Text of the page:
Monday, August 16, 11:12 a.m.
Somewhere over central France
We’re on the last leg of our journey into Marseille — a one-hour flight from Charles de Gaule airport down to the Mediterranean coast where, they promise us, it is significantly warmer and drier than the 50-degree, sopping wet Paris that welcomed us. Our flights have been on time, mishap-free, and relatively restful — well, for me (J), anyway. D barely slept at all overnight. I think we’ll both be ready to turn in early this evening.
We had the unexpected pleasure of connecting once more with our friends, Joe and Topher, who were also connecting through Atlanta on their way home. I love airport rencontres (not the kind that happen in the bathrooms) — the reminder that we’re all not too far away from one another, and the chance that we might just meet up with someone we know far from home.
I’m already experiencing the jitters of plunging back into the language — the anxiety as flight attendants speak rapidly, the worries about finding our rental car, and then our apartment. But at the same time, the phrases and the terminology — carte d’embarquement, cabine telephonique, crème solaire — are starting to come back as I dust off that slightly hardened portion of my brain.
We’ve begun our descent into Marseille, so away goes the laptop. A bientôt…
Same day, 8:01 p.m.
After 35 kilometers spent traveling the wrong way on the autoroute, two tolls that we needn’t have payed (5 Euros in total), and countless wrong turns down unlabeled one lane roads leading up and down the hills of Marseille at impossible angles, we found our new home for the next few days. The architects of this neighborhood were creative. Rather than build one large house in the center of the hill and try to make it work with the incline, the designers decided to split up the residence into terrasses: the top level houses the main house; about a meter down into the hill, our little one bedroom apartment sits, a stand-alone, but ever aware of its dependence on the main house for things like the high-speed internet cord, which the owner swaps out for his own computer whenever he decides he needs it more than we; below us is a small patio housing the laundry facilities (a trek which almost negates the benefit of having your own lavelinge); below the laundry, a small studio where the owner rehearses with his fusion band; and finally down one more level, the garage, which opens onto the negligible rue Berger. The effect of such a layout is that it keeps one outside much more than a normal day of household chores would in America, which obviously has it’s benefits and drawbacks.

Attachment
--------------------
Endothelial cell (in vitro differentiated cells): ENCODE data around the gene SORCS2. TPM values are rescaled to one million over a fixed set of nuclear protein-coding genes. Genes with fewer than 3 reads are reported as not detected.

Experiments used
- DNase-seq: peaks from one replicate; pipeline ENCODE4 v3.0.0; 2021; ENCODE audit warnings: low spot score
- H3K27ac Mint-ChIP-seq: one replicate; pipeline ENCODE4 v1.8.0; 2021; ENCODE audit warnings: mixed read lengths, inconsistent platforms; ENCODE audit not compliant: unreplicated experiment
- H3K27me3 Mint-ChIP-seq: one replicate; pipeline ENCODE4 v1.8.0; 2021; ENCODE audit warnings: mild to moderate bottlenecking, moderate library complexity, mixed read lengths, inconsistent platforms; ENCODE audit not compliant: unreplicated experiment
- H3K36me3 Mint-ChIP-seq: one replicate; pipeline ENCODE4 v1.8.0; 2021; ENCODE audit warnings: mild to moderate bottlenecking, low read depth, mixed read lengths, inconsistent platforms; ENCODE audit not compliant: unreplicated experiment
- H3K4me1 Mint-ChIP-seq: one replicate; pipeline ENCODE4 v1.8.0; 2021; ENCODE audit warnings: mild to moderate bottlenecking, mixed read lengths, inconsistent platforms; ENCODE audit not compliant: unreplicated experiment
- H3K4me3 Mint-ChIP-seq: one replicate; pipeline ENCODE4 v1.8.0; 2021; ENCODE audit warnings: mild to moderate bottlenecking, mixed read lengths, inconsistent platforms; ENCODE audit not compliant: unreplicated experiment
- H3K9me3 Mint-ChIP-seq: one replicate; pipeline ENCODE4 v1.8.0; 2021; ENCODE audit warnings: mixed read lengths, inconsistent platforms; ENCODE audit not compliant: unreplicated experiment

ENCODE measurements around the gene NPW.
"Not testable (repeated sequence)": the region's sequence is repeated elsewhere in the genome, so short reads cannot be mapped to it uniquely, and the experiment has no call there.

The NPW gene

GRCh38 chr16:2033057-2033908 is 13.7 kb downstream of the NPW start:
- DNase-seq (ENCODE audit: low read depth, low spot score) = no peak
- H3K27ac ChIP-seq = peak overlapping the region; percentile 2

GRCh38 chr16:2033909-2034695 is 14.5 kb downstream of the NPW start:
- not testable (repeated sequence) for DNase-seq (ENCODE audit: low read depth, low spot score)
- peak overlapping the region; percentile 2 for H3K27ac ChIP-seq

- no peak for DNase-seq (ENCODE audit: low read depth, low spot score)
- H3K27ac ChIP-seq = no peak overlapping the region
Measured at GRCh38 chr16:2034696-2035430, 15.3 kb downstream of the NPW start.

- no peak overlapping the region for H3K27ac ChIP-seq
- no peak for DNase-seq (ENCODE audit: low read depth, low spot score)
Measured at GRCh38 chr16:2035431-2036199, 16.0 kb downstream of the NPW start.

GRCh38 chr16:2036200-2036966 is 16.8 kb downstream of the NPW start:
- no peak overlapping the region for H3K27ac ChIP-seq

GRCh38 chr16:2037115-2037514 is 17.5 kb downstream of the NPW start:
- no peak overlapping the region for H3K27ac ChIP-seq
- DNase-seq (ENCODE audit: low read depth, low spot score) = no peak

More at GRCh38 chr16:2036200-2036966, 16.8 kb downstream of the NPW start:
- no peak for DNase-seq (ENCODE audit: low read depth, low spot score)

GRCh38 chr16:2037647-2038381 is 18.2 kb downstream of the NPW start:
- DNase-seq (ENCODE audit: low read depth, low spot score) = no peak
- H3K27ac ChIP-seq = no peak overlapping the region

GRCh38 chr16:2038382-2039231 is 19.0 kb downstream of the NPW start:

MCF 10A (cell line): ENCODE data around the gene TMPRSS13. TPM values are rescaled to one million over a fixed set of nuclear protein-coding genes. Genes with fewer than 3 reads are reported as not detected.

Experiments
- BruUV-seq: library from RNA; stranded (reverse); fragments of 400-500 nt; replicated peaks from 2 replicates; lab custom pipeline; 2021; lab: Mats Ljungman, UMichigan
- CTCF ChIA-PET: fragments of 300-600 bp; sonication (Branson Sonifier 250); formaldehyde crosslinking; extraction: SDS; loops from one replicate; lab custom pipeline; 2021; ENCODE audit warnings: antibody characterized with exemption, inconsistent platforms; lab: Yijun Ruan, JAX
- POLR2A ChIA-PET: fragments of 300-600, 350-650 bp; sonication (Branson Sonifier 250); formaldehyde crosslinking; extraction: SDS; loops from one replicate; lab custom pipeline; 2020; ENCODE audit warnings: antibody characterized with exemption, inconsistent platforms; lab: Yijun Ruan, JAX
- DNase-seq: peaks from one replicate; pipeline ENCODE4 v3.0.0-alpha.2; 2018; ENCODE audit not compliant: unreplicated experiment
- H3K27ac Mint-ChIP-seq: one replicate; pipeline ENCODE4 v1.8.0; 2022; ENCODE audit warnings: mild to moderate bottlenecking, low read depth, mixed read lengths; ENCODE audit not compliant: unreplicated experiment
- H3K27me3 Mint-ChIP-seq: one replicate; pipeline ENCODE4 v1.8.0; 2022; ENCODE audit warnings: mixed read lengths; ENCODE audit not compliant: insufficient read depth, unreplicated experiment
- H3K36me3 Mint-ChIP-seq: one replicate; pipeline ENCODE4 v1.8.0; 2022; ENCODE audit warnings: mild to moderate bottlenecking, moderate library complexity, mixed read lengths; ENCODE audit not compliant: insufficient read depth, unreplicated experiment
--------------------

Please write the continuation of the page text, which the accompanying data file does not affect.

Our plan for the day was to buy a quick lunch and sunscreen, then hit the beach. Unfortunately, by the time we made it through the two-level Carrefour supermarket, discovered that we had no reliable map of the region, and realized that it was already going on five o’clock, we decided to buy dinner and call it an early evening. Unfortunately, in all my theft-preemptive forethought, I had only brought enough cash for sunscreen. Another quick trip up the torturous rue Berger, then back down to Carrefour, and we finally had our dinner: one white baguette, a wheel of delicious chèvre cheese, a bottle of Chateau du Dauphin 2008 Saint-Emillion wine (a Bordeaux), a few slices of salame pavé de poivre, and three of our landlord’s garden tomatoes (the tastiest we’ve eaten all summer!). Every time we go out in our rental car, we see another near-accident which seems to be the way of life for the marseillais. Every time, we pray it doesn’t involve our limited rental insurance.
I (J) have found few dishes more powerful than the simple staples of French cuisine. Were I to eat nothing but a baguette, a wheel of cheese, and a glass of inexpensive French wine every meal for the rest of my life, I’d live a long, happy, and healthy life. This was pretty much my steady diet when I lived in Troyes a few years ago (unable to afford much else, the second half of the baguette would become my breakfast the next morning), and, as might be expected, I lost weight. However, I (D) would probably need a little more spice to life! (Though admittedly, I don’t think I’d be complaining too much about the savory simplicity of French staple.)
We ate our simple meal tonight out on the terrasse, under the drooping grapes, soaking up the late afternoon sun reflected off the red roofs of Marseille and the Mediterranean, which we can see from the apartment. Does life always seem to move more slowly in Europe simply because we only vacation here? Do les français feel as harried in their daily routines as we do? Or does the fact that they live in a nearly-timeless environment somehow temper the tyranny of the urgent? Are there whispers of ancestors that tell them to drink wine at lunchtime as well as dinner? And do we have any access to similar voices of our own ancestors, or is our new society doomed to its continually recreated and renovated voices of the future to tell it how to live? Ahhh, the blissful musings of two Americans on a French honeymoon . . .